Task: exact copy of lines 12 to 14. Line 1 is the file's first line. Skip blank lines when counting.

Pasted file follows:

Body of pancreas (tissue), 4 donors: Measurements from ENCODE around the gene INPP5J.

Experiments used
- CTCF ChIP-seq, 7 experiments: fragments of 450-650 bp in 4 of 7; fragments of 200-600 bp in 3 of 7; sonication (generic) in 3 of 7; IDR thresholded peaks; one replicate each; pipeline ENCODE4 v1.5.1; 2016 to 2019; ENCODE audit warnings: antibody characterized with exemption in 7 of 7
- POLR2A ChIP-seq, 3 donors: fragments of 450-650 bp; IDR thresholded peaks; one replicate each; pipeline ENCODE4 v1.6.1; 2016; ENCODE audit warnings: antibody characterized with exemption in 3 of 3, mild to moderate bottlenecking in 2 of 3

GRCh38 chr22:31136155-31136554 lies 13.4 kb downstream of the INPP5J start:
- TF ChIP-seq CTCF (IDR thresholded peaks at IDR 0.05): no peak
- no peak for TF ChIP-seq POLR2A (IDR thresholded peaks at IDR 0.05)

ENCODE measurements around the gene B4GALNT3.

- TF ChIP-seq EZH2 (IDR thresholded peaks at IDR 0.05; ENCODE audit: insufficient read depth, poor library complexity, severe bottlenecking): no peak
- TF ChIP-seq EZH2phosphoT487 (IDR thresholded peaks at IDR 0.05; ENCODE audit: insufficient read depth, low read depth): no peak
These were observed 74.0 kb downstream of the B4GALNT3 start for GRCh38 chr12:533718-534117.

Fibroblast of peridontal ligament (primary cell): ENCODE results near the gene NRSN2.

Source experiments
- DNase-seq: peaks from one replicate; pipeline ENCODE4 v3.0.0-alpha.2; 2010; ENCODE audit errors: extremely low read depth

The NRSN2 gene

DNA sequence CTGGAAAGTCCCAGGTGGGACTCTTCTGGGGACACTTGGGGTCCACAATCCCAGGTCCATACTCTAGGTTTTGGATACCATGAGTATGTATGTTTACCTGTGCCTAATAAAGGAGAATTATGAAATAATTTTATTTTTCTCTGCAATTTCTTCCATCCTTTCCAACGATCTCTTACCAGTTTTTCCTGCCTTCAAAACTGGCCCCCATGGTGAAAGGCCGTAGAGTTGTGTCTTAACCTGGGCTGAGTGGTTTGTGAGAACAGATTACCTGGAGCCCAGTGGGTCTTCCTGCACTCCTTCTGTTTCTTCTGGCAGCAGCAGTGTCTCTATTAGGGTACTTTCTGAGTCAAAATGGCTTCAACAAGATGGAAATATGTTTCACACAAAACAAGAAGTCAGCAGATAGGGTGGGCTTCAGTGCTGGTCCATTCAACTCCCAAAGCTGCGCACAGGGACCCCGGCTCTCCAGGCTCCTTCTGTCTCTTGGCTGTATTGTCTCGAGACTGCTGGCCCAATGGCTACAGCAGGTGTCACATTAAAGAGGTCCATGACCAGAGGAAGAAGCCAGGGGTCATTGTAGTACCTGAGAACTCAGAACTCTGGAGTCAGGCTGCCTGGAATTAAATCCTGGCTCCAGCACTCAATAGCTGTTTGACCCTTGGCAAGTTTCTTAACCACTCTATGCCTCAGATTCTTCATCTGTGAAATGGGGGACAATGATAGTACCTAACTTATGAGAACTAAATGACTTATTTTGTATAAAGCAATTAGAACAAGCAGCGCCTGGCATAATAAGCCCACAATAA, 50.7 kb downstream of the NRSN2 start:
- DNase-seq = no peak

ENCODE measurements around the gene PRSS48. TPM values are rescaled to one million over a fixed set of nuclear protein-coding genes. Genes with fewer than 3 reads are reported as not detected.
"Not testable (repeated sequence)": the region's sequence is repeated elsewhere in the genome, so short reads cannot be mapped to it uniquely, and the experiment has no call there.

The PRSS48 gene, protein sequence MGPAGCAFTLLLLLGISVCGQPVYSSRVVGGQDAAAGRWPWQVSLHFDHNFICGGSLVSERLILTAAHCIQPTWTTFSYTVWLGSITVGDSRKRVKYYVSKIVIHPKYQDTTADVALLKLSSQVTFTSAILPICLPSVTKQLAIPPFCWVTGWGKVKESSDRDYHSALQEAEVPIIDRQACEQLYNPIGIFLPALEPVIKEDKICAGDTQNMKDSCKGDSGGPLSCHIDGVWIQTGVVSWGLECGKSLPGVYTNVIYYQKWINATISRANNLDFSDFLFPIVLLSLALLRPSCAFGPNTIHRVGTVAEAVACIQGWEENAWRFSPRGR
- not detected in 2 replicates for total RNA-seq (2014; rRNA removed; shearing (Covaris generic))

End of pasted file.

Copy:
Fibroblast of peridontal ligament (primary cell): ENCODE results near the gene NRSN2.

Source experiments
- DNase-seq: peaks from one replicate; pipeline ENCODE4 v3.0.0-alpha.2; 2010; ENCODE audit errors: extremely low read depth